Good morning. I'm Steve Inskeep. People in Beirut are sick of political protests across the country. Protesters have been blocking highways with burning tires. So there was only one thing to do. Yesterday, they held a protest using tires against protests using tires. Instead of burning the tires in the street, they painted the tires many colors. The protesters held up signs reading: We are tired. And a police officer refused to ticket them, saying, their tires are pretty. It's MORNING EDITION. Transcript provided by NPR, Copyright NPR.
Though it suffered an estimated $4.4 billion second-quarter loss related to its bungled trading in some very risky types of investments, JPMorgan Chase said this morning that it still did well enough in its other businesses that it had net income of $5 billion in those three months.
This Friday the 13th, fans of horror films and hobbits, science fiction and fantasy are descending upon the San Diego Convention Center. They're gathering for the annual explosion of pop culture fandom that is Comic-Con. One of the biggest phenomena in pop culture at the moment will be making an appearance, and it's not a man of steel or a boy slinging webs.
It's a 40-something woman who writes... wait for it... steamy romance.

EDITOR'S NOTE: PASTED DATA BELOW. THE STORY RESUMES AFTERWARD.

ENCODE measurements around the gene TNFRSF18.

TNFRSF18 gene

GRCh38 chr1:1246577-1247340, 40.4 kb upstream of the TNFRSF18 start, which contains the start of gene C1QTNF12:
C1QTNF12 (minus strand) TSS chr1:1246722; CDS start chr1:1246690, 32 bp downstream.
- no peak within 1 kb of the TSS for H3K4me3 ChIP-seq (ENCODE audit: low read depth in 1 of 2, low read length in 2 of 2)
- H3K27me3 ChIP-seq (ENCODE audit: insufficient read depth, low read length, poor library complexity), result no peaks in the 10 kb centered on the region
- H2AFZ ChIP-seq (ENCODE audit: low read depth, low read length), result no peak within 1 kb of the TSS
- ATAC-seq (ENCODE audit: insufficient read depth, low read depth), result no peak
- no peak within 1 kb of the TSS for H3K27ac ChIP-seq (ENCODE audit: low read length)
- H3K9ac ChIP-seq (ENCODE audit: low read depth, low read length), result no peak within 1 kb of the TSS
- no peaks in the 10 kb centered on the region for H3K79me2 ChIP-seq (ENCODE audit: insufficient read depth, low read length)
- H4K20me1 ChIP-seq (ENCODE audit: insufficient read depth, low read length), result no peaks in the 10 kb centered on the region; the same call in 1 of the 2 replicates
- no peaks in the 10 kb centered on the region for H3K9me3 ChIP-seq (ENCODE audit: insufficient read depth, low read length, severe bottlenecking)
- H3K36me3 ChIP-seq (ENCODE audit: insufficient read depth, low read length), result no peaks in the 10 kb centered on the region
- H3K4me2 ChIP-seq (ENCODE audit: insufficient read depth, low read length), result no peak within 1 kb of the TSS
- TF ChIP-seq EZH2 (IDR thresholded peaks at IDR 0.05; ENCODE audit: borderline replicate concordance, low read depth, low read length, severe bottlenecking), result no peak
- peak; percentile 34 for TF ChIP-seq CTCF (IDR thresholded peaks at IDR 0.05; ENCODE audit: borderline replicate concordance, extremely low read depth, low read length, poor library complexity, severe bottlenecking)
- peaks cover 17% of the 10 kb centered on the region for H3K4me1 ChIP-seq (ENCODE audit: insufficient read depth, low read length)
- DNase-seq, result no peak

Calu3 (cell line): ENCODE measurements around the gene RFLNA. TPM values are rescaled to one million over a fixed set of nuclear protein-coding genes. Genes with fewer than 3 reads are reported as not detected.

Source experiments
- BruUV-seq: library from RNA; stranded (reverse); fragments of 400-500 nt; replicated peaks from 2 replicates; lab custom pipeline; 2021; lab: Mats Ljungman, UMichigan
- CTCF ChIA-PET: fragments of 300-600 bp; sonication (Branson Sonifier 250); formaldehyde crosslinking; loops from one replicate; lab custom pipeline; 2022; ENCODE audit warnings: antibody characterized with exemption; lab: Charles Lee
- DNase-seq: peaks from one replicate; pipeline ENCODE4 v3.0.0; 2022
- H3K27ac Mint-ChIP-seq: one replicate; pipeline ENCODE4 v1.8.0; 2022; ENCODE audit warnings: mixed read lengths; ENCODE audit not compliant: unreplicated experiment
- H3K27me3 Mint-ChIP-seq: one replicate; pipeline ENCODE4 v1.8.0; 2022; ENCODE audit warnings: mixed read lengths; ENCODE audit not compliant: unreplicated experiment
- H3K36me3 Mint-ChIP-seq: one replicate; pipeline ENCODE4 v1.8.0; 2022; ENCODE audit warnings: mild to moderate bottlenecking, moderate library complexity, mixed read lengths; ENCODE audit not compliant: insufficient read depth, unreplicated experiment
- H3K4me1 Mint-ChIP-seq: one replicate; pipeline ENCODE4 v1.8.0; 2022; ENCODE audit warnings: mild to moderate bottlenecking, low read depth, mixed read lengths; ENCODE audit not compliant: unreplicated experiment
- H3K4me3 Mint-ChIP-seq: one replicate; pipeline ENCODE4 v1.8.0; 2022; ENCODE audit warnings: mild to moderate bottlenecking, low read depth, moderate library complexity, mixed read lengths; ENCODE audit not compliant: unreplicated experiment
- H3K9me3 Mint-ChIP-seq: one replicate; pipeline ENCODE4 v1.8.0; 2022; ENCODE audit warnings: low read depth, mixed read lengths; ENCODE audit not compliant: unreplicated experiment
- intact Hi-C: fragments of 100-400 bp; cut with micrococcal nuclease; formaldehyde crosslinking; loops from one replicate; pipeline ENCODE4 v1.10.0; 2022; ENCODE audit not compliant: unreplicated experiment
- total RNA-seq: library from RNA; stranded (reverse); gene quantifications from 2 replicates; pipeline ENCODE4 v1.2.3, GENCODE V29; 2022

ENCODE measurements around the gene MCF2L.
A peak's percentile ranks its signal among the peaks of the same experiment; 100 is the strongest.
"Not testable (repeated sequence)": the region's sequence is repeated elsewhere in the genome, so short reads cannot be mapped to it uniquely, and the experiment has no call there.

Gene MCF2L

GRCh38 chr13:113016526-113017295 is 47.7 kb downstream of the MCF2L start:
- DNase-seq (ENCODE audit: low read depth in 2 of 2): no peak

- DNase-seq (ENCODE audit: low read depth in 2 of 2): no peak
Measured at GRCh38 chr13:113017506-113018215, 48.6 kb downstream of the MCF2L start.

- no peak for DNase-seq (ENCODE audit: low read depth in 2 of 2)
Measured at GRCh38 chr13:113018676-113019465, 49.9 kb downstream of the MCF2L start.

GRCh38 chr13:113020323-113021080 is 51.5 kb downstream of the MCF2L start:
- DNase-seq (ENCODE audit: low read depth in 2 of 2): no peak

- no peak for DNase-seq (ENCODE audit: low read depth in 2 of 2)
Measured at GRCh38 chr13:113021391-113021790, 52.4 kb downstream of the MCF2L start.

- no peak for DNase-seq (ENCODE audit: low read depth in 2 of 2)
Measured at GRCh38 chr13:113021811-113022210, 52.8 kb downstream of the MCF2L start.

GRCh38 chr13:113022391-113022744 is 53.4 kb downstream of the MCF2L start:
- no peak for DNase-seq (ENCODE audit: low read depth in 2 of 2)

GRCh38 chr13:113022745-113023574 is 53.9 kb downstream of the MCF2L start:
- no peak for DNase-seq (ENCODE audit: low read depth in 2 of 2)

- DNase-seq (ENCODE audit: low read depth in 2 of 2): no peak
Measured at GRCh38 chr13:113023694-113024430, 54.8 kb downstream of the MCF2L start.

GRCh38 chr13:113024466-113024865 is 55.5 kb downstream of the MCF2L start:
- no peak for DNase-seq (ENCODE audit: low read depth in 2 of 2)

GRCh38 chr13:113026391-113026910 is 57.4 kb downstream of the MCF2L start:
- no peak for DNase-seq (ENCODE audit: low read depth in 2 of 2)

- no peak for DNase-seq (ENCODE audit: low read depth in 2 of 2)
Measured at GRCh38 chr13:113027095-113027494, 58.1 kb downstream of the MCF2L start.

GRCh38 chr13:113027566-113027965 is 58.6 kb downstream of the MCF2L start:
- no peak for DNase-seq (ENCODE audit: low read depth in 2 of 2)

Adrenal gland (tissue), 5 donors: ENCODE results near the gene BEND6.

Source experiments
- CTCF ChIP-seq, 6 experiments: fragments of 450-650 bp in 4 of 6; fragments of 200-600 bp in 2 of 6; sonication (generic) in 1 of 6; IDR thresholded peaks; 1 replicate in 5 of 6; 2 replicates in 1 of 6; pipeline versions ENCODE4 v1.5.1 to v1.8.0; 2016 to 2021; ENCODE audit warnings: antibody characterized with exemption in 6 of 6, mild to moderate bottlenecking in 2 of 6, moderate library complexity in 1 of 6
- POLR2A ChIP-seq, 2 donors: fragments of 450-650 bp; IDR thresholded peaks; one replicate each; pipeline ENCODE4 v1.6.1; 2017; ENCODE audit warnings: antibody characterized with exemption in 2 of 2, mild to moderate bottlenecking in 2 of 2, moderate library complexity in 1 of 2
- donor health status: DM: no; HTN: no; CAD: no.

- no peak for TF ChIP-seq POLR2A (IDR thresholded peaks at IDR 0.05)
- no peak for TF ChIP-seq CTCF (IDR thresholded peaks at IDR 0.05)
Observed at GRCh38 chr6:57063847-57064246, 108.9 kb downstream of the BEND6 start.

NPR's business news starts with a warning about LIBOR.
It came years ago. We now know that Treasury Secretary Tim Geithner pointed out problems with the way that London's key interest rates were set. He did this in 2008, in the midst of the financial crisis at the time he was head of the New York Federal Reserve.
Some future news now. The Olympics begin two weeks from today in London, and we can already tell you the likely big winners. China will take the most gold medals, followed by the U.S. and host country, Great Britain. Team USA will win the most overall medals, followed by China and Russia.
And the biggest bank in the U.S., JPMorgan Chase, says it has lost $4.4 billion from its failed hedging strategy involving a secretive trader. That's more than twice the bank's earlier estimate. The company released its second-quarter earnings report this morning, and NPR's Jim Zarroli is with us now to talk about them. Jim, what is the company telling investors this morning about that money?
Voting rights have been a big topic at this year's convention of the NAACP in Houston. Republicans across the country have been pushing for tougher voter I.D. laws, which the nation's oldest civil rights organization contends are aimed at hurting voter turnout among African-Americans. Yesterday, Vice President Joe Biden joined a long list of convention speakers addressing that issue, as NPR's Don Gonyea reports.